An overlooked strip mall at the corner of Sunset and Crescent Heights boulevards will soon be replaced by a mixed-use, walkable community designed by Frank Gehry. Known to be the “gateway to the Sunset Strip,” the West site will be comprised of 249 apartments, restaurants, retail storefronts and a central plaza – all within “an environmentally sensitive building that complements and contributes to the historic architecture in the neighborhood.”

“Frank Gehry’s deep understanding of the property, its history and the context will elevate the project to the iconic and timeless status that it deserves,” said Townscape partner and project developer Tyler Siegel.

CALS Children’s Library / Polk Stanley Wilcox Architects

© Tim Hursley

Architects: Polk Stanley Wilcox Architects
Location: , AR, USA
Area: 38500.0 ft2
Year: 2013
Photographs: Tim Hursley

MoMA PS1 YAP 2015 Runner-up: Roof Deck / Erin Besler

Courtyard during warm-up. Image Courtesy of Erin Besler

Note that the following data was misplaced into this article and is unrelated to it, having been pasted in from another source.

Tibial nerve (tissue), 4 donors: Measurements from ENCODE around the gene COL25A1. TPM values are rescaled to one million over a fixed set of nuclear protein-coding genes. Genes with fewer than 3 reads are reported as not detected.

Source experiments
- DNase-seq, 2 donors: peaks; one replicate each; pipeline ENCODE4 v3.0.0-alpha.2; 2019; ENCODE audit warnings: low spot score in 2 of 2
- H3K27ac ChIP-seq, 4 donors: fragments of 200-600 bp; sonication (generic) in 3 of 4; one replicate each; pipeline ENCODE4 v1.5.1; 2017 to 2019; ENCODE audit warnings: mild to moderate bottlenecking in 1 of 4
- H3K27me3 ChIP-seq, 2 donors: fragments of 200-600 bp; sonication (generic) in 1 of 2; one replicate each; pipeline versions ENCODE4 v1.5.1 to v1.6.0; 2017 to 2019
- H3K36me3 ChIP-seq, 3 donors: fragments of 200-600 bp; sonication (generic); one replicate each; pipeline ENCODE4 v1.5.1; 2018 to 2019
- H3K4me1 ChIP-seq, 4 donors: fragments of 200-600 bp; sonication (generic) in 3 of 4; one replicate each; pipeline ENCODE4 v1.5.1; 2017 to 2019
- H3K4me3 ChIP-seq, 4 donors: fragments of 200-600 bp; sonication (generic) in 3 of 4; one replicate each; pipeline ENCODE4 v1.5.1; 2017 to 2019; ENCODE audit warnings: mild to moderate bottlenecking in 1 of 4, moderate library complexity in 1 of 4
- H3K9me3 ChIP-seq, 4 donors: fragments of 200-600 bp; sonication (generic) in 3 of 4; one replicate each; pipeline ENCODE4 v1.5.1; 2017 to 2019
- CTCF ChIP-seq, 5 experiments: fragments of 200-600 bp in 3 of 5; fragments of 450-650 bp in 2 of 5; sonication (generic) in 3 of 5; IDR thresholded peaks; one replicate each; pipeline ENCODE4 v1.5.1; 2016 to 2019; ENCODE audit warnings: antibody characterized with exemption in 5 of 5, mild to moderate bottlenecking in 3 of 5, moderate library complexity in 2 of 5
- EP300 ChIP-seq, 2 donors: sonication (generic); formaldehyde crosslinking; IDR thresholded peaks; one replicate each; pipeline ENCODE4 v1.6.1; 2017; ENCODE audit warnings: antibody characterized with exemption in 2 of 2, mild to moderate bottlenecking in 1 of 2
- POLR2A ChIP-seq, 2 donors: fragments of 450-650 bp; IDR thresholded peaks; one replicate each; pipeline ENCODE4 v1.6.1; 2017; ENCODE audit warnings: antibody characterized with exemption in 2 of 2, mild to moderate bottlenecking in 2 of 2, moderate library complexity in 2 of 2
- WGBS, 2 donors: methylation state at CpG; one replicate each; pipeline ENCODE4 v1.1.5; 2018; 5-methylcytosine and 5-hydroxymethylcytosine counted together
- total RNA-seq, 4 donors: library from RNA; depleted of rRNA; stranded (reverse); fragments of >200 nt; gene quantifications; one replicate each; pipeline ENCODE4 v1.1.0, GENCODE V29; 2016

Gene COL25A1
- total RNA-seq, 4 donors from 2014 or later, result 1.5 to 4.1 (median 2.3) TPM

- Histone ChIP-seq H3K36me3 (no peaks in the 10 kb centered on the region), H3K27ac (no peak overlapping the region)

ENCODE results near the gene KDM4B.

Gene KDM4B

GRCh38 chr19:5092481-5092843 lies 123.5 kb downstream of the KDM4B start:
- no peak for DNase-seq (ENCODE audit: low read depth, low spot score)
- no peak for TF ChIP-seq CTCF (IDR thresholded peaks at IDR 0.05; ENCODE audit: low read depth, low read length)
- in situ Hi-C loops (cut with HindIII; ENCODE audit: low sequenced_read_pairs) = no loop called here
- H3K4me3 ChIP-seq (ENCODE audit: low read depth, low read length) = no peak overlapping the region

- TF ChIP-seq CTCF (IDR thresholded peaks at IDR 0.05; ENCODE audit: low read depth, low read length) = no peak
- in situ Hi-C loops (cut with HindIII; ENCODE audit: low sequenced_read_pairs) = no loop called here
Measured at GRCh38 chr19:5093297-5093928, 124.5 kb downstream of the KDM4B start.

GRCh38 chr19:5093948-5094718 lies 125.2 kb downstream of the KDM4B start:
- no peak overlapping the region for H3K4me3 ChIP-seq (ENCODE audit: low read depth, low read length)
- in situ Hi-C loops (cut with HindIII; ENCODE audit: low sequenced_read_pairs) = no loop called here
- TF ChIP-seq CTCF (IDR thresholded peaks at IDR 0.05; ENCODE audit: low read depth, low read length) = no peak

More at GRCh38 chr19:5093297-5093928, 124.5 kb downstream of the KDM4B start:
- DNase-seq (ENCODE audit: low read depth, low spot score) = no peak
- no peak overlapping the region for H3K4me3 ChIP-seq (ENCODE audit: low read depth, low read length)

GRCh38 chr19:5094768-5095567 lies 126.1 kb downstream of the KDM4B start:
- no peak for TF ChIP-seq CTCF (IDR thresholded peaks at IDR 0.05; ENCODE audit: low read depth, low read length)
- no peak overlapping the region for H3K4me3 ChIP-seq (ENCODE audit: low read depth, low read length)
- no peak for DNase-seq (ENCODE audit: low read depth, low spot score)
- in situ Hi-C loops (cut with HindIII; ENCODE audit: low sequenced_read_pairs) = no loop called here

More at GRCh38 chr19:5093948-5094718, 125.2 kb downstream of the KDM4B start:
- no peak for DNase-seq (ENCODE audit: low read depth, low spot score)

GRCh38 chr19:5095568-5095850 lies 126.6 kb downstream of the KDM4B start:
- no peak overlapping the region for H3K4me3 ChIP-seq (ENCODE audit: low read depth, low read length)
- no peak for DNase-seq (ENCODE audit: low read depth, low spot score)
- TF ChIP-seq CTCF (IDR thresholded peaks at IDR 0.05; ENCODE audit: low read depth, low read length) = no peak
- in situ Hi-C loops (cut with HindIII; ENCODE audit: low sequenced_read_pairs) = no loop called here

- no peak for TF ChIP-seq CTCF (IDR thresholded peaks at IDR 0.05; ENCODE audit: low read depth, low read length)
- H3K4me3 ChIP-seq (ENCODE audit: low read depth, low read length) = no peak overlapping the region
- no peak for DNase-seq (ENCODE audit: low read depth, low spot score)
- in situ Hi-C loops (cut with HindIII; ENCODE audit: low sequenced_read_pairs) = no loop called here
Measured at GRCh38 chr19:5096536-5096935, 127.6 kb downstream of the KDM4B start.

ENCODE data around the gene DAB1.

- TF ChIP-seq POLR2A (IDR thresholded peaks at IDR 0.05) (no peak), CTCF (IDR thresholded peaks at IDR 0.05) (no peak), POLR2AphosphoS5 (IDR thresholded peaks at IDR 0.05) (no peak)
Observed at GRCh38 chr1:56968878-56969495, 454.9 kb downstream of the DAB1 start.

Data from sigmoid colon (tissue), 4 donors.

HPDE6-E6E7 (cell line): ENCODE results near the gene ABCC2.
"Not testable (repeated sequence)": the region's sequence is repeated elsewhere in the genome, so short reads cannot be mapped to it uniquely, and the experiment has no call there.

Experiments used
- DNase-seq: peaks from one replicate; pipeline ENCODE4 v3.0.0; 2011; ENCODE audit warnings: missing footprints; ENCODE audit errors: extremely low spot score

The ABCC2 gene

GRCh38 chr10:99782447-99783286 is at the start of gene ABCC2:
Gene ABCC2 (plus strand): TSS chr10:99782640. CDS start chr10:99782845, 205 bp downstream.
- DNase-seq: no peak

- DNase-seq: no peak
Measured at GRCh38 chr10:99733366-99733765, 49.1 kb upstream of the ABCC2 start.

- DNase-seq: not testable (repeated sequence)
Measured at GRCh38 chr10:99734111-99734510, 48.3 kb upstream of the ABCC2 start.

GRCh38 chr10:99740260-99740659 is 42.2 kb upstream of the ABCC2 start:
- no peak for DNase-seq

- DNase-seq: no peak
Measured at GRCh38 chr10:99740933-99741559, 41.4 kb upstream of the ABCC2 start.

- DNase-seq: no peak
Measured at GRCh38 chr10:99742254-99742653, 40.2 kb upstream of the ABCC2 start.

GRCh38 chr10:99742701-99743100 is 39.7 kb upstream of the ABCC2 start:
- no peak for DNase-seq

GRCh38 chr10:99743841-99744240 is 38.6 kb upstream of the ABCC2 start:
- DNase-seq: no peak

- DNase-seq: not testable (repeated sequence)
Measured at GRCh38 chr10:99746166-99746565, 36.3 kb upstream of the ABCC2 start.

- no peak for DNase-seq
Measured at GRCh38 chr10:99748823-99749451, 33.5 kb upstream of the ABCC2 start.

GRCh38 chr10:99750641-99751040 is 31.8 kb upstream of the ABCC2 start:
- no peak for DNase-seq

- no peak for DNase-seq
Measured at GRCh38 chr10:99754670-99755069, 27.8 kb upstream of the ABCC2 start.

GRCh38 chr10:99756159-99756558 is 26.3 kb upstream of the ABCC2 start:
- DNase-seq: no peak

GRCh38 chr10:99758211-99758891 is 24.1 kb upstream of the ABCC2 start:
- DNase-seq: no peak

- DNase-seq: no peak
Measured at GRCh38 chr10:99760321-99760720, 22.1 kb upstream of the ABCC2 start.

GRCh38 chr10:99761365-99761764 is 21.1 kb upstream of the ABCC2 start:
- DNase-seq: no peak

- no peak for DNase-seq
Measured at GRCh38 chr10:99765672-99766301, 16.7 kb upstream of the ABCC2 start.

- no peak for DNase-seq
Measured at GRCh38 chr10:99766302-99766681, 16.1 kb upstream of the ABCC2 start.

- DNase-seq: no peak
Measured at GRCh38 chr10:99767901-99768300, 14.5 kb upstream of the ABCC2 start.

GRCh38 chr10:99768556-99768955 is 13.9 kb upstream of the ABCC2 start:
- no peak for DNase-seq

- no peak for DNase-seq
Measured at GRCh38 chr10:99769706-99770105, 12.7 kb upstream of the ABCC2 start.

Despite Andrés Jaque of Office of Political Innovation emerging as the winner of the 2015 MoMA PS1 Young Architects Program (YAP), his competitors put up quite a fight. One of this year’s five shortlisted proposals, Erin Besler’s Roof Deck breathes life into arguably the most overlooked aspect of architecture – the roof – by injecting it with an active public program and making it a vessel for summer celebration. 

Read on after the break for more on Besler’s proposal.

Reclaimed Modern / Julian Weber Architects

© Tucker English

Architects: Julian Weber Architects
Location: , WA, USA
Area: 292.0 sqm
Year: 2014
Photographs: Tucker English

Preservationists Lose Battle to Save Orange County Government Center

© Matthew Carbone for Architect Magazine